Monday, July 04, 2005

Reflection on America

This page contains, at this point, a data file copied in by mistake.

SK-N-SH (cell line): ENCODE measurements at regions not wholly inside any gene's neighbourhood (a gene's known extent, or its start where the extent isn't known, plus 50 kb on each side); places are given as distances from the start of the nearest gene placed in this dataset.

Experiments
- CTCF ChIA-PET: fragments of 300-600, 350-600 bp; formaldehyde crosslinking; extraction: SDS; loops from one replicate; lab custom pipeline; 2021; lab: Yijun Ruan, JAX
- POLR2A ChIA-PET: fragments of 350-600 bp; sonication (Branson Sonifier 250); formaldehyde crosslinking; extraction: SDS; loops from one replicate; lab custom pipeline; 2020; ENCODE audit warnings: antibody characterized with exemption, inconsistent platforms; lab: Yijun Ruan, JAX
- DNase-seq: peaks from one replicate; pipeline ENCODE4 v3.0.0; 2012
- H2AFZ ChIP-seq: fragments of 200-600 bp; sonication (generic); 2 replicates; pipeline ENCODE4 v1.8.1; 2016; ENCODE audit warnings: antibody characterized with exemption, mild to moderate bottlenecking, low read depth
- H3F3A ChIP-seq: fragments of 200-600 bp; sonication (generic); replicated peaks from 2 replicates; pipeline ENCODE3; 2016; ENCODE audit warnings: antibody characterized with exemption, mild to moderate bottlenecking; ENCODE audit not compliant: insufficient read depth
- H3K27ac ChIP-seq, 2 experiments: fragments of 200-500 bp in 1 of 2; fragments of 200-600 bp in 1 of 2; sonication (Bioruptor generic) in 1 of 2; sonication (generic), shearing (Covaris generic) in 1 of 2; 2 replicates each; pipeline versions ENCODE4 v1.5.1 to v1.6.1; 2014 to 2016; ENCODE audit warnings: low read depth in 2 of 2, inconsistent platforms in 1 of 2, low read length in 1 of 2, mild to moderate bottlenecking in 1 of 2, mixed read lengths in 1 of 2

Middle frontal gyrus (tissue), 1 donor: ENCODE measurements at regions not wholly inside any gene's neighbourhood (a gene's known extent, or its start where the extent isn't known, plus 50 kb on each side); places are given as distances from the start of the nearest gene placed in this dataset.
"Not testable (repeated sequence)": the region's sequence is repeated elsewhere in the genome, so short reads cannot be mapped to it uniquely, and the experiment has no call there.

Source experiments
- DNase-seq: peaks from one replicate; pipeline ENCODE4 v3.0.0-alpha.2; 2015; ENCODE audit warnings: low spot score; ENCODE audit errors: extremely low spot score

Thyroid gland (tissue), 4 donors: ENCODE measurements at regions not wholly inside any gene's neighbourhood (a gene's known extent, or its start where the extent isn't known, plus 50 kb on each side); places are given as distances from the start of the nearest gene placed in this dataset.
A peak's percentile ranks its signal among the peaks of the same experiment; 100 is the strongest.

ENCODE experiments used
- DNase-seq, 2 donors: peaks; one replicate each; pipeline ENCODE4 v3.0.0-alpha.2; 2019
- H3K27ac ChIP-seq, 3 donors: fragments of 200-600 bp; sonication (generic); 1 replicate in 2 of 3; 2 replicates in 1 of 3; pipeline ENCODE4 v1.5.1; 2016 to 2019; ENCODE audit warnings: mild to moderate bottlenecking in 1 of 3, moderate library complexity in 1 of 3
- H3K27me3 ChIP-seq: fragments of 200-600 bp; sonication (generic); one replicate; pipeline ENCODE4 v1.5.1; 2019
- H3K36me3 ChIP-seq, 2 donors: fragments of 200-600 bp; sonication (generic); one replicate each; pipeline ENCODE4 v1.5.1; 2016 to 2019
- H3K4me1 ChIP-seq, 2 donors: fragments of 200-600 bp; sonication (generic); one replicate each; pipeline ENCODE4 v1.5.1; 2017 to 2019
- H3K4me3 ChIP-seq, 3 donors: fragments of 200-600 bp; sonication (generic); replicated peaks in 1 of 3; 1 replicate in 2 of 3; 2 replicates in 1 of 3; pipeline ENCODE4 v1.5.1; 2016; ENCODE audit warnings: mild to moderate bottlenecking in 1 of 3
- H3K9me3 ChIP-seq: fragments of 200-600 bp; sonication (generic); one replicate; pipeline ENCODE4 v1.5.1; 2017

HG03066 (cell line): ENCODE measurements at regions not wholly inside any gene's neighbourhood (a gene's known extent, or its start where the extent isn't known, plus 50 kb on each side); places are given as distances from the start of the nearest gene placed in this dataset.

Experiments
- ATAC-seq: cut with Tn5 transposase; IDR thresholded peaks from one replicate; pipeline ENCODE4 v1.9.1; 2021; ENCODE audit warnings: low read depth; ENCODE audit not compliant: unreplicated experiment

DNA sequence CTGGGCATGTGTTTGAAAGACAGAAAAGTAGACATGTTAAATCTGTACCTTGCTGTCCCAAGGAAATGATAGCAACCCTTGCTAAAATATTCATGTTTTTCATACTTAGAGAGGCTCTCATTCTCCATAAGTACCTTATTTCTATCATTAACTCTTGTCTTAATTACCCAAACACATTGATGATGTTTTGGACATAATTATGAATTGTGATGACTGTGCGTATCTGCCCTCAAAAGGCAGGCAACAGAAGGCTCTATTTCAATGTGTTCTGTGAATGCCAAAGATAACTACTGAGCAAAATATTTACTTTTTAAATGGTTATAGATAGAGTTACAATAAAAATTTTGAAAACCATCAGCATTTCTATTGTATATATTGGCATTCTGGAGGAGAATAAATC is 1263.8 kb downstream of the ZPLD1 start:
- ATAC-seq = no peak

Every year around the Fourth of July, I try to read a book on American History. This year I read To America by Stephen Ambrose. Ambrose is a favorite American Historian of mine and this book represents his thoughts on a wide range of historical issues from Thomas Jefferson's slave holdings to the politics of the Vietnam War. Really a fascinating read as he often recounts the evolution of thought and understanding about different political events and even his personal changes in understandings of different people and situations. Two things really struck me as I read this book: 1. I really am proud to be an American. It seems to me that in many places (except the Republican Party) it is not chic to be patriotic, that we should be skeptical, aloof and critical. Don't get me wrong -- I don't like everything that we've done and represented as a country. I think the fact that slavery and racism was tolerated for so long in a country based upon the equality of all human beings will be a mark against American hundreds of years from now. And I really hate the current polarization of current political thought, where shouting down someone else and impugning their motives when they disagree with you is considered good debate. (check this out for a hilarious clip of John Stewart taking on CNN's Crossfire). But overall, despite its flaws, there's no other place I'd rather live. One of the things that Ambrose said, that I love is that despite all it's flaws, America is a place where we're willing to look at our flaws and work to get better (think racism, sexism, etc.). In general, I think that's true. 2. In a fallen world, democracy really does work and it really is the best system. Ambrose tells the story of an American GI who was assigned to guard a public building in Japan after WWII. One day the soldier was very bored and started throwing a ball against a wall, fielding it with his baseball glove and throwing it back. Pretty soon Japanese kids started showing up and playing catch with the GI, until there were enough people that they started playing a daily game of baseball. Ambrose point? You'd never see a scene like this in a country occupied by the Russians or Germans -- that there is something about the American way of life that honors the dignity of all people and is infectious throughout the world. 3. Finally -- I was thinking about Vietnam and how it has impacted a culture. Vietnam ended 13 months before I was born, but I'm 90% sure, that if I would have been alive I would have been a "dove." In fact, looking back, with hindsight being what it is, I can't understand how anyone could not be a dove. In order to support our policies in regards to Vietnam you have to buy into Eisenhower's "domino theory," which was proved to be wrong after we withdrew from Vietnam...don't know why I had to insert this thought, but I did. Anyway...chic or not, my American flag hangs outside my house this holiday weekend, and I'm grateful to God that I live here!

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